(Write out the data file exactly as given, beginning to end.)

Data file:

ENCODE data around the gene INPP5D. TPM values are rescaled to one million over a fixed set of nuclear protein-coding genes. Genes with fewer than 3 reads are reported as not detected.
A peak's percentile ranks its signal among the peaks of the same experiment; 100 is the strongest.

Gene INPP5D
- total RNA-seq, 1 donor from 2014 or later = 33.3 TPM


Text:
ENCODE data around the gene INPP5D. TPM values are rescaled to one million over a fixed set of nuclear protein-coding genes. Genes with fewer than 3 reads are reported as not detected.
A peak's percentile ranks its signal among the peaks of the same experiment; 100 is the strongest.

Gene INPP5D
- total RNA-seq, 1 donor from 2014 or later = 33.3 TPM